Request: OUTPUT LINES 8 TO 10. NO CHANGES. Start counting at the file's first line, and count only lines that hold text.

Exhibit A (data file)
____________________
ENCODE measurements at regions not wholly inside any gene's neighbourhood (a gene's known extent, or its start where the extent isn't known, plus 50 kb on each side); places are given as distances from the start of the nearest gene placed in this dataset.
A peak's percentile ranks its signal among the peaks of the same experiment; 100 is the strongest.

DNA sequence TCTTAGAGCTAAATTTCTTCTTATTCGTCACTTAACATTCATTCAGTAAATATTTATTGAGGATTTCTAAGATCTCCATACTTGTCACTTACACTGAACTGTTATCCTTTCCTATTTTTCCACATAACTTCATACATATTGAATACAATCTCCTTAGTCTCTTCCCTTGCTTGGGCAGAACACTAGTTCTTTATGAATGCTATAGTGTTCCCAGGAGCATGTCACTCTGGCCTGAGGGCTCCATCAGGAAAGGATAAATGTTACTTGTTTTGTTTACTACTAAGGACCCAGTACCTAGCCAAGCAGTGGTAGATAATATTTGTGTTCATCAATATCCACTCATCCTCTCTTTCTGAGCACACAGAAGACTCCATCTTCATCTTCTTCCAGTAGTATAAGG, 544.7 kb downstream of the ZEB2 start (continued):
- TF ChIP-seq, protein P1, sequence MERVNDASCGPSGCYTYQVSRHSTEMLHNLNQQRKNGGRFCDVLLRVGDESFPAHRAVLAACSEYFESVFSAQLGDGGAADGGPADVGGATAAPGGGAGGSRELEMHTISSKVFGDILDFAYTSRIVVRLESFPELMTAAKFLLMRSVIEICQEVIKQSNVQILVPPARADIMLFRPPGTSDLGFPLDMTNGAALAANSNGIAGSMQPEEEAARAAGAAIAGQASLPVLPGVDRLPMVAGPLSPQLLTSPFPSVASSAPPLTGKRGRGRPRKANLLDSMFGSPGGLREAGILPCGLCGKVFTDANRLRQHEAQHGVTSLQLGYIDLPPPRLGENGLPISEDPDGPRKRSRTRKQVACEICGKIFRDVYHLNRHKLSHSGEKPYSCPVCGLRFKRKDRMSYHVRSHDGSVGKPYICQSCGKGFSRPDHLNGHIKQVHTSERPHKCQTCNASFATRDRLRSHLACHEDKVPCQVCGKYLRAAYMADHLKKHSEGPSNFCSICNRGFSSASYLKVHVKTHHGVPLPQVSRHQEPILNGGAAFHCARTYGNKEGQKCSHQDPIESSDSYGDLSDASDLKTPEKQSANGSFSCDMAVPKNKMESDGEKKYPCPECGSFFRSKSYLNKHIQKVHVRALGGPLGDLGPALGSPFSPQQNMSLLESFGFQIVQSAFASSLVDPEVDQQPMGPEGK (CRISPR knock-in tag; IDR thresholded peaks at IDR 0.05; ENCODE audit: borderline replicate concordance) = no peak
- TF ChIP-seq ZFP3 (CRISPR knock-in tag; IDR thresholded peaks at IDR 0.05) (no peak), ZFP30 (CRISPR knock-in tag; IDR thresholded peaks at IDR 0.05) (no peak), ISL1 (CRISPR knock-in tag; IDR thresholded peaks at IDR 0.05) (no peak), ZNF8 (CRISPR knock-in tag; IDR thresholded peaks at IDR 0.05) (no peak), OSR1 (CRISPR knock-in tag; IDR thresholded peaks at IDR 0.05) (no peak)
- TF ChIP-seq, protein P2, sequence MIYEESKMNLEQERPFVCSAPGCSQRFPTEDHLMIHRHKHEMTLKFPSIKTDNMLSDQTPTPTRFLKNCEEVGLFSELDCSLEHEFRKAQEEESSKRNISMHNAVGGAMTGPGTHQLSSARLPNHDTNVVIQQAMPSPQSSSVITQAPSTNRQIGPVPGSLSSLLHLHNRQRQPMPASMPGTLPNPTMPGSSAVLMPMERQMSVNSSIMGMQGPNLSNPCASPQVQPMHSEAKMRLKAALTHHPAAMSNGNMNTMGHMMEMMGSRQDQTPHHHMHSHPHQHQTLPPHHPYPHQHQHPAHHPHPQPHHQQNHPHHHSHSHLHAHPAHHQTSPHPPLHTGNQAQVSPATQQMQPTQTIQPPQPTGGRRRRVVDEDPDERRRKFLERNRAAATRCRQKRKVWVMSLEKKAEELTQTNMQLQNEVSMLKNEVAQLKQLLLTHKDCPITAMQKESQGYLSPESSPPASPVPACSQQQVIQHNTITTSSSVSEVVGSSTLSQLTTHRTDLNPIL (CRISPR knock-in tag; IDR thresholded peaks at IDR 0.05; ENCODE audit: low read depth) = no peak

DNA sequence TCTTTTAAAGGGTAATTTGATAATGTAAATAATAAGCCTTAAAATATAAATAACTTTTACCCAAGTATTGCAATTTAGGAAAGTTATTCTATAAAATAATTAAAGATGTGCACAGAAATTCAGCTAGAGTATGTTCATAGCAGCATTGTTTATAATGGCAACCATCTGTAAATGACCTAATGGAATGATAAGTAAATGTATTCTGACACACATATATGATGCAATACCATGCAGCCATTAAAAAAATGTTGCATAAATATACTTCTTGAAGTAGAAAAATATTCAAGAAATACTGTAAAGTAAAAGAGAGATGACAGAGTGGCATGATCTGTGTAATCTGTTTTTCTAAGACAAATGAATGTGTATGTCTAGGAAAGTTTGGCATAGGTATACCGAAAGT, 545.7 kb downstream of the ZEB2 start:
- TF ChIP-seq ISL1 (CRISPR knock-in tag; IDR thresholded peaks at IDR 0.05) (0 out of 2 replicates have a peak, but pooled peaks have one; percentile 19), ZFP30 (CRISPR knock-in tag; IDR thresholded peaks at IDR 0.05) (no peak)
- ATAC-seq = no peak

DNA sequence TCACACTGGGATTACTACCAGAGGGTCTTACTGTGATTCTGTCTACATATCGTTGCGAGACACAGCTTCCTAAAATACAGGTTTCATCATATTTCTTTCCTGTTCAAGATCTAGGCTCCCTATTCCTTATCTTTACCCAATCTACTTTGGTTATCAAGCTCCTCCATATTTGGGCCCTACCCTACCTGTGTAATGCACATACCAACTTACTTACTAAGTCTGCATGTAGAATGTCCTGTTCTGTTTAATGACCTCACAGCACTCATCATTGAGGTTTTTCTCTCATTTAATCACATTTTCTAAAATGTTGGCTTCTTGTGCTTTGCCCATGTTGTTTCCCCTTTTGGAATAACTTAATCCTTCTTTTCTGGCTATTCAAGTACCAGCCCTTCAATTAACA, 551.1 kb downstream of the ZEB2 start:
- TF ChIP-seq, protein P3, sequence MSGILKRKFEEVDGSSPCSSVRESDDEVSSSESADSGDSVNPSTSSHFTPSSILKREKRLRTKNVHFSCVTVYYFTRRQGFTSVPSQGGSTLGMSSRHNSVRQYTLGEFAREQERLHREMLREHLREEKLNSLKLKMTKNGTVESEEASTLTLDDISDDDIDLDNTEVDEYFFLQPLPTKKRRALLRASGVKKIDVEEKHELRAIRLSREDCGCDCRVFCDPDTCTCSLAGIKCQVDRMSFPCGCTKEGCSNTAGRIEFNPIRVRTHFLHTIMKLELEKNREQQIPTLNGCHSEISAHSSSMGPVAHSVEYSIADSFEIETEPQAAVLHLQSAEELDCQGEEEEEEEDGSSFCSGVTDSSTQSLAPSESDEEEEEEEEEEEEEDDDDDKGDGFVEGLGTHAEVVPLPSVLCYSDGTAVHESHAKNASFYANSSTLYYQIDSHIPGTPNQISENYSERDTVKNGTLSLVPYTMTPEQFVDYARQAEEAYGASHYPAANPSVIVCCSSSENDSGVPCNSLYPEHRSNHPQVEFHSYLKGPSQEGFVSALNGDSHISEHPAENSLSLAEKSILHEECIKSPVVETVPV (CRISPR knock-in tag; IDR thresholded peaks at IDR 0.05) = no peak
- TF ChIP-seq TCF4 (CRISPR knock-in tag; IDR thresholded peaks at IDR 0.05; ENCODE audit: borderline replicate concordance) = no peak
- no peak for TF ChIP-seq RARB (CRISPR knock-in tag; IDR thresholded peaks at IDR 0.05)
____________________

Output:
- TF ChIP-seq ISL1 (CRISPR knock-in tag; IDR thresholded peaks at IDR 0.05) (0 out of 2 replicates have a peak, but pooled peaks have one; percentile 19), ZFP30 (CRISPR knock-in tag; IDR thresholded peaks at IDR 0.05) (no peak)
- ATAC-seq = no peak

DNA sequence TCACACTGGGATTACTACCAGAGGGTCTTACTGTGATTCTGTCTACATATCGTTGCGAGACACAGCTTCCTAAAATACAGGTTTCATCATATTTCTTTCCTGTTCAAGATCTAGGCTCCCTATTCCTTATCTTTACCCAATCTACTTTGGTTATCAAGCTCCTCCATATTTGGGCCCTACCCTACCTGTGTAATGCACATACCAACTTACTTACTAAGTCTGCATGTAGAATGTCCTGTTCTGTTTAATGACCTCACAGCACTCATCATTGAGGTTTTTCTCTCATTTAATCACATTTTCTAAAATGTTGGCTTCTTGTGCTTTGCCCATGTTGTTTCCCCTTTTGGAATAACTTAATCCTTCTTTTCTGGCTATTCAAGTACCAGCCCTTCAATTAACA, 551.1 kb downstream of the ZEB2 start: